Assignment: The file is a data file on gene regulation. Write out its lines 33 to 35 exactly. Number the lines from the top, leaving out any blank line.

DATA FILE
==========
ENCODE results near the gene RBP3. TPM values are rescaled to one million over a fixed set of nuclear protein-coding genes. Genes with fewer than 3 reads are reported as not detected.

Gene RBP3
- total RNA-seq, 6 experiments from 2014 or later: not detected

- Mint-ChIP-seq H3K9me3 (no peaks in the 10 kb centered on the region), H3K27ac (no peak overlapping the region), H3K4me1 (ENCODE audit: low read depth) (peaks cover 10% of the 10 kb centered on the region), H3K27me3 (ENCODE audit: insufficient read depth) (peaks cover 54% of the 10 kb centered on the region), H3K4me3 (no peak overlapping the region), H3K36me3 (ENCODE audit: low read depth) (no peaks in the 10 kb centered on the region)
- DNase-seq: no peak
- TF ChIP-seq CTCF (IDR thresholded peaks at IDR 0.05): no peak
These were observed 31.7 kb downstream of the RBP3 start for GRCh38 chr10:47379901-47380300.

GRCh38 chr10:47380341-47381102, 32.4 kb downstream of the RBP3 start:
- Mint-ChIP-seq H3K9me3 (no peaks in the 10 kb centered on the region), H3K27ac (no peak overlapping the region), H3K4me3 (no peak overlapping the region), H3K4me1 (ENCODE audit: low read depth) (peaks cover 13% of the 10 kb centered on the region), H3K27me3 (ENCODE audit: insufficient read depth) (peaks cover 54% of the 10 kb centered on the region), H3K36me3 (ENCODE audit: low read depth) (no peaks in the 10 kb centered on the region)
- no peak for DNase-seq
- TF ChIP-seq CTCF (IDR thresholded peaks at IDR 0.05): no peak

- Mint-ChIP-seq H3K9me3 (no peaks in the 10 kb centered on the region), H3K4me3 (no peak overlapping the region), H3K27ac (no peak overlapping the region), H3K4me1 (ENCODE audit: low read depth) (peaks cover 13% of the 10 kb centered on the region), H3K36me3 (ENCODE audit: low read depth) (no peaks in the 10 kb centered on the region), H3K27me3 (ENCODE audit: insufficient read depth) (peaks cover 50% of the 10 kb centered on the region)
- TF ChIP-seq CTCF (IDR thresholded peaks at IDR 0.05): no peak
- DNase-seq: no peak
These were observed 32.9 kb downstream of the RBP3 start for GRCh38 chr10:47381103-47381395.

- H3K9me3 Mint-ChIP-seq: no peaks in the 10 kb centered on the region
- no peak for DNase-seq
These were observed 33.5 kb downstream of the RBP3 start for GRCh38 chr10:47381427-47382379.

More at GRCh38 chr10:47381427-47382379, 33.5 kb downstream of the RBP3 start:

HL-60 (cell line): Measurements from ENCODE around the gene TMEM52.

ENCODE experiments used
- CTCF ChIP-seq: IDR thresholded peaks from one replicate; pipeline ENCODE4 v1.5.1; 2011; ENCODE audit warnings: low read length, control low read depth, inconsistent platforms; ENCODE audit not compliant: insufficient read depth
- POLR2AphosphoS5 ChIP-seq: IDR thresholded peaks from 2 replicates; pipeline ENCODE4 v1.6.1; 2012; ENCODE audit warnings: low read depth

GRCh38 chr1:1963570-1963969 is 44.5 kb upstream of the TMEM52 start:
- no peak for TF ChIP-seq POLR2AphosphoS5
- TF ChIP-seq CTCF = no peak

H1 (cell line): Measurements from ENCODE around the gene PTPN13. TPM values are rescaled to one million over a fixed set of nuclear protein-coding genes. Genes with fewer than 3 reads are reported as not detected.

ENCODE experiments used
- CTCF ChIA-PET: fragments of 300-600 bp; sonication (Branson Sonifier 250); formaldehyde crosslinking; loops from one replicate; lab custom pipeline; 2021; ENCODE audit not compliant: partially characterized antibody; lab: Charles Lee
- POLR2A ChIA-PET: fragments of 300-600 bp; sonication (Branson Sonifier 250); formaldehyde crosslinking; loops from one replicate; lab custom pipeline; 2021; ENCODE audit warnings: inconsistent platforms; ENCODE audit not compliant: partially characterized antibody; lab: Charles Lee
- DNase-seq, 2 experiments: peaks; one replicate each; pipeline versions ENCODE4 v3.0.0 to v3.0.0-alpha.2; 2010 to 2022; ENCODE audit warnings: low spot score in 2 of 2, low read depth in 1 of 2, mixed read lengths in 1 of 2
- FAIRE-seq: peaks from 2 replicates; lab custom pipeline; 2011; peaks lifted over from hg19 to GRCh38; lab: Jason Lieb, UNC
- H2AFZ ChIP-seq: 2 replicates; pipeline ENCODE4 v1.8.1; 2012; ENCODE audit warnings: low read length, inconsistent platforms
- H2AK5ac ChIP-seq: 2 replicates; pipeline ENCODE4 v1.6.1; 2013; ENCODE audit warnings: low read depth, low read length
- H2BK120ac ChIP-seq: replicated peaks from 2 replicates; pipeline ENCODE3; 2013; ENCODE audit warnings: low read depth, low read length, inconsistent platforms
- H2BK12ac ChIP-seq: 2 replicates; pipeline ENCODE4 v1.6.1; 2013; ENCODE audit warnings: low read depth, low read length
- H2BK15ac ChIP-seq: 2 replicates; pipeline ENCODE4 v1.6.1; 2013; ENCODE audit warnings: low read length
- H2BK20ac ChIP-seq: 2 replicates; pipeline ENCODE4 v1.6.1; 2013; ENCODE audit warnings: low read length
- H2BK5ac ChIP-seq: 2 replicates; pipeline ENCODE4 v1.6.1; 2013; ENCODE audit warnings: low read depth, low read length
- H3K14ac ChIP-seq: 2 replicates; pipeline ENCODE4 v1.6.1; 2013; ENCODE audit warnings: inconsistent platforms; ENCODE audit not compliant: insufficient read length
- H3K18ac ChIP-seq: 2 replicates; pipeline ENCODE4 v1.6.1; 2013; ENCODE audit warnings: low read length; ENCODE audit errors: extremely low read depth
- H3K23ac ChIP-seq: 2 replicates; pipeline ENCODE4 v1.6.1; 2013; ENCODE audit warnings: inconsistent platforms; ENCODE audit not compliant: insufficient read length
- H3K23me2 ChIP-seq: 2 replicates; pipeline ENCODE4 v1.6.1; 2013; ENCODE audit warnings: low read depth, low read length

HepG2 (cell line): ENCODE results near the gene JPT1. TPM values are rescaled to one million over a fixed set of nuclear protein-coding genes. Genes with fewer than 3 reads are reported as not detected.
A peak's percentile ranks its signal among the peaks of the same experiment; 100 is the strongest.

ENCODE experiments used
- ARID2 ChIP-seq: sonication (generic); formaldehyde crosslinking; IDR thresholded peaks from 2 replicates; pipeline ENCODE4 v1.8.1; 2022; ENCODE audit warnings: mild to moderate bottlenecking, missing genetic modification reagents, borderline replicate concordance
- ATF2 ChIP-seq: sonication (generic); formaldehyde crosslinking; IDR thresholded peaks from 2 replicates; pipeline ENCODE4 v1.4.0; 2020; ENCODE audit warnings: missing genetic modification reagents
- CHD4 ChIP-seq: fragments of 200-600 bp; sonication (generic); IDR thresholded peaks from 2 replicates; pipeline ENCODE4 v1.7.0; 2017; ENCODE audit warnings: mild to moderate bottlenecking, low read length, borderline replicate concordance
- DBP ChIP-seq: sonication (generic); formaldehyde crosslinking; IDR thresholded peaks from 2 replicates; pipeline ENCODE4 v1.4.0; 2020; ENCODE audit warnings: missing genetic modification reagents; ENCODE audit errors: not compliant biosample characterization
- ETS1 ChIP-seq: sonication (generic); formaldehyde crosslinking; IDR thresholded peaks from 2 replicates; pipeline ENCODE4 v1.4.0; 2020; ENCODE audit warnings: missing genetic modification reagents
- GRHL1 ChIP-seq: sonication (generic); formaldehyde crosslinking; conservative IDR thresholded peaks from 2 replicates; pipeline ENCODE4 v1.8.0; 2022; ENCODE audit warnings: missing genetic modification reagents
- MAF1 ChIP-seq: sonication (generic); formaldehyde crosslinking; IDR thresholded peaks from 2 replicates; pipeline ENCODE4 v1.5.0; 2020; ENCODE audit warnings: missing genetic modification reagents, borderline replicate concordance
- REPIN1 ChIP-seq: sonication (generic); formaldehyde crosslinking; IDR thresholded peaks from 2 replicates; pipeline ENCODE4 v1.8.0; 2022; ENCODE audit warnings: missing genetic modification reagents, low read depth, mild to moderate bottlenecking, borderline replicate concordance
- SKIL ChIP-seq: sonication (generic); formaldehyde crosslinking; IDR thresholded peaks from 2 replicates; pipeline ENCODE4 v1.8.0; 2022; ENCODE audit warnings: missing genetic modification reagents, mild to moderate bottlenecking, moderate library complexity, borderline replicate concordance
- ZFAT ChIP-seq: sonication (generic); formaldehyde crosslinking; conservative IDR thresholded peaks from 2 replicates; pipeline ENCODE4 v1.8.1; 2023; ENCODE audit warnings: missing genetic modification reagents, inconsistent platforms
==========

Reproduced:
- H2AFZ ChIP-seq: 2 replicates; pipeline ENCODE4 v1.8.1; 2012; ENCODE audit warnings: low read length, inconsistent platforms
- H2AK5ac ChIP-seq: 2 replicates; pipeline ENCODE4 v1.6.1; 2013; ENCODE audit warnings: low read depth, low read length
- H2BK120ac ChIP-seq: replicated peaks from 2 replicates; pipeline ENCODE3; 2013; ENCODE audit warnings: low read depth, low read length, inconsistent platforms